For every Medicare-defined payment area, 3 distinct GPCI adjustments (work GPCI, PE GPCI, MP GPCI) are applied to the 3 types of RVUs used to calculate payment. These adjustments are updated every 3 years by CMS and account for differences in the cost of furnishing physician services across regions of the U.S.
The degree of fee variance among the 111 Medicare localities can be inferred from the following sample of GPCI adjustments:
2021 Work GPCI
2021 PE GPCI
2021 MP GPCI
East St. Louis
Georgia (excluding Atlanta)
NYC Suburbs/Long Island
When the corresponding GPCI adjustments of a locality are applied to the 3 RVUs types, total RVUs for a procedure can vary significantly.
For example, Medicare assigns 22.10 total RVUs for both facility and non-facility sites to CPT® code 24341 Repair, tendon or muscle, upper arm or elbow, each tendon or muscle, primary or secondary (excludes rotator cuff). After GPCI adjustments, though, the total RVUs for 24341 performed in Georgia (excluding Atlanta) fall below the national average by 1.73 RVUs and are instead reimbursed for 20.372 total RVUs.
To determine the GPCI-adjusted total RVUs for a procedure or service in your area, apply the formula:
(work RVUs x work GPCI) + (PE RVUs x PE GPCI) + (MP RVUs x MP GPCI)
Expanding on the above example, the final RVUs for 24341 when provided in an East St. Louis physician’s office are:
(9.49 work RVUs x 0.986 work GPCI) + (10.71 PE RVUs x 0.942 PE GPCI) + (1.9 MP RVUs x 1.661 MP GPCI) = 22.600 total RVUs
Total RVUs for the same procedure performed at a Long Island hospital are:
(9.49 work RVUs x 1.046 work GPCI) + (10.71 PE RVUs x 1.223 PE GPCI) + (1.9 MP RVUs x 2.702 MP GPCI) = 28.158 total RVUs
MPFS Conversion Factor
An RVU must be multiplied by a dollar conversion factor (CF) to become a payment schedule. Medicare calculates an annual CF based on the previous year’s CF and adjusts to maintain budget neutrality. The MPFS CF trends incrementally upward each year, barring a major rescaling of RVUs.
Conversion Factor (CF)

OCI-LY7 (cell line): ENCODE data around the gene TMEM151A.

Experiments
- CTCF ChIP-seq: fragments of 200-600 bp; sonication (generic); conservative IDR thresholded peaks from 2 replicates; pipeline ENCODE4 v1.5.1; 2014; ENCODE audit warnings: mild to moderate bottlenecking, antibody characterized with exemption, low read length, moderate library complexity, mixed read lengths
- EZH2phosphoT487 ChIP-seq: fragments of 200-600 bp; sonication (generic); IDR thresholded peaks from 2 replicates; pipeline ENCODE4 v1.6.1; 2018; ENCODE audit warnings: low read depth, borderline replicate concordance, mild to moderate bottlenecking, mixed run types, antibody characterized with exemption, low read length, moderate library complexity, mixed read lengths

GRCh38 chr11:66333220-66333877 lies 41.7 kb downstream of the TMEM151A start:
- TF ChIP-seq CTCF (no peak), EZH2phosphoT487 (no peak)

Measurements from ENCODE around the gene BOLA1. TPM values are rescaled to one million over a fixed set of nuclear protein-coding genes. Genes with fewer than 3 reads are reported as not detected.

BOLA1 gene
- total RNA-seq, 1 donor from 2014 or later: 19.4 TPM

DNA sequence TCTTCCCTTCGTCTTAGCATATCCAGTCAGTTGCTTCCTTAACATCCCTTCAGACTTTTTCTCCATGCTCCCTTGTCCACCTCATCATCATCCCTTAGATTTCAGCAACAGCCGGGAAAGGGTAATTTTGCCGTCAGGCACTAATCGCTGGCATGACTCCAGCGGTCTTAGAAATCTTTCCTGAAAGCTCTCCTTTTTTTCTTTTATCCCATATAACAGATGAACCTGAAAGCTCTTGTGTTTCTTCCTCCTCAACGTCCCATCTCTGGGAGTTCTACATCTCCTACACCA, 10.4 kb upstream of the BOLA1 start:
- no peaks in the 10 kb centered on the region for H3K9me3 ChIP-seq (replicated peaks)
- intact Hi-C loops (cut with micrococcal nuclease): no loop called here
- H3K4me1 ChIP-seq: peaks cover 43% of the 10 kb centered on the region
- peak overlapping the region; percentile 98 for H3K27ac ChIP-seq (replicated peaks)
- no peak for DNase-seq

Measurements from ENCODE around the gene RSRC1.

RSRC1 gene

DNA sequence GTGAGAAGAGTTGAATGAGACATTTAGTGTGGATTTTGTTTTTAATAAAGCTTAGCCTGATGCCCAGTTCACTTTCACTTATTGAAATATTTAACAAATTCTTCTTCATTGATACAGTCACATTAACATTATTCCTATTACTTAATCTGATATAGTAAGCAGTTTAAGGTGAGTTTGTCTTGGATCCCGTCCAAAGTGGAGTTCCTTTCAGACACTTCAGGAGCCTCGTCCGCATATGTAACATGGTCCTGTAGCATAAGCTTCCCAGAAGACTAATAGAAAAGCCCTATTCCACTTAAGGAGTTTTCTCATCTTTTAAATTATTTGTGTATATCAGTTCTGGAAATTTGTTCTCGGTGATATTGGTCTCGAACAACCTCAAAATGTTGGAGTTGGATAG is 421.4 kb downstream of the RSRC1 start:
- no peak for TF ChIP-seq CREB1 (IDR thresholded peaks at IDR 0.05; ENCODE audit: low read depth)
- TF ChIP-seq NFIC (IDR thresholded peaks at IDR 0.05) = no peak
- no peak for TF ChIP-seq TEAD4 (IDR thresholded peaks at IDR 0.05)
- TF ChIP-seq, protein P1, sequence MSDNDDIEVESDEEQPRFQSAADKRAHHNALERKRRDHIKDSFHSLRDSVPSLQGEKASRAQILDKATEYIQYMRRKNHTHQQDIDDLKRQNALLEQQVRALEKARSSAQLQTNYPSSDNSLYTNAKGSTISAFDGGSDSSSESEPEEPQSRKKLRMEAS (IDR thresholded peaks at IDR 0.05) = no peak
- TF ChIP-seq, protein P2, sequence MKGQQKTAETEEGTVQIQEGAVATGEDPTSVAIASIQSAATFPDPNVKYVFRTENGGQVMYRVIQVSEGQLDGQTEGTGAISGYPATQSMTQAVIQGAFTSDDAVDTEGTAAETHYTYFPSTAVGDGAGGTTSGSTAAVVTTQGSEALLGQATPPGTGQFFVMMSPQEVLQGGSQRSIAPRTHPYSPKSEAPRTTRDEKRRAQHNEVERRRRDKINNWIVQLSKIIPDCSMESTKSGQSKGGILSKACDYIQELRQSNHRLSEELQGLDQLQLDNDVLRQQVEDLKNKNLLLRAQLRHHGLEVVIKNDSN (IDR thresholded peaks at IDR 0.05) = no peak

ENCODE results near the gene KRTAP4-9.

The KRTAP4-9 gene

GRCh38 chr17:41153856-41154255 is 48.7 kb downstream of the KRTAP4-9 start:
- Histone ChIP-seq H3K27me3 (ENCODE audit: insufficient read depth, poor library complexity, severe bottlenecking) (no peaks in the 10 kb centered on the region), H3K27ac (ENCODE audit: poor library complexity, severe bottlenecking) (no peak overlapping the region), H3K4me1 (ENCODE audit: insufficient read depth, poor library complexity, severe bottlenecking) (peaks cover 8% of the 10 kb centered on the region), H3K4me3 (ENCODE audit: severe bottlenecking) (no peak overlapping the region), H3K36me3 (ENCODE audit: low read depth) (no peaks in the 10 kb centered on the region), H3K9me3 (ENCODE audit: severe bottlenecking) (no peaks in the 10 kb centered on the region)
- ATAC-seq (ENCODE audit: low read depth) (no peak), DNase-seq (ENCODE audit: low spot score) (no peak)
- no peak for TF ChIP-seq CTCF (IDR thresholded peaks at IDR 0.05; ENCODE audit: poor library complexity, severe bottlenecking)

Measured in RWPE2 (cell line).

In simplest terms, the conversion factor converts the value expressed in RVUs to dollars. It represents a constant monetary amount, meaning the annual CF is universally applied to all services and procedures for a given payment year (aside from anesthesia services, for which CMS applies a separate fee schedule methodology and CF.)
In the previous section, we calculated the GPCI-adjusted total RVUs for CPT® code 24341 Repair arm tendon/muscle when performed in different locations. Georgia’s total RVUs of 20.372, when multiplied by the CF, translates to $660.25 in reimbursement. The same procedure in Long Island receives $912.61 based on 28.158 RVUs.
Here’s the complete formula used to determine physician compensation:
Medicare Physician Fee Schedule Payment Rates Formula
[(work RVU x work GPCI) + (PE RVU x PE GPCI) + (MP RVU x MP GPCI)] x CF = final payment
Again, the sum of the 3 geographically weighted RVU types multiplied by the Medicare CF determines the Medicare payment.
In the table below, you’ll see 4 calculations for 1 service based on 2 payment regions and 2 PE RVUs. While CMS assigns a national average of 28.18 RVUs (or $913.31 in reimbursement) to CPT® 52317 Litholapaxy: crushing or fragmentation of calculus by any means in bladder and removal of fragments; simple or small (less than 2.5 cm), the actual fee schedule varies for each location and place of service.
The Manhattan physician receives almost $700 more when performing the procedure in the office (non-facility) versus the hospital (facility). All factors entering this fee calculation remain the same, except for the PE RVUs.
In both the facility and the non-facility, the Manhattan physician’s reimbursement exceeds the Beaumont physician’s reimbursement. The determinants in these calculations are the 3 GPCI adjustment factors.
While total RVUs differ in each instance, it’s important to realize that payments are resource based and relatively valued to achieve equitable physician compensation. Though it seems almost paradoxical, a fair and equitable fee schedule requires different physician payments to ensure physicians are paid the “same”.
Global Surgical Packages
Medicare allocates a number of post-operative days to a procedure, based on the procedure’s severity, by assigning its medical code to one of 3 global surgical packages:
0-Day Post-operative Period: Endoscopies and Some Minor Procedures, Codes with “000” in the MPFS
No pre-operative period
No post-operative days
Visit on day of procedure is generally not payable as a separate service.
10-Day Post-operative Period: Other Minor Procedures, Codes with “010” in the MPFS
No pre-operative period
Visit on day of the procedure is generally not payable as a separate service.
Total global period is 11 days. Count the day of the surgery and the 10 days immediately following the day of the surgery.
90-Day Post-operative Period: Major Procedures, Codes with “090” in the MPFS
One day pre-operative included
Day of the procedure is generally not payable as a separate service.
Total global period is 92 days. Count 1 day before the day of the surgery, the day of surgery, and the 90 days immediately following the day of surgery.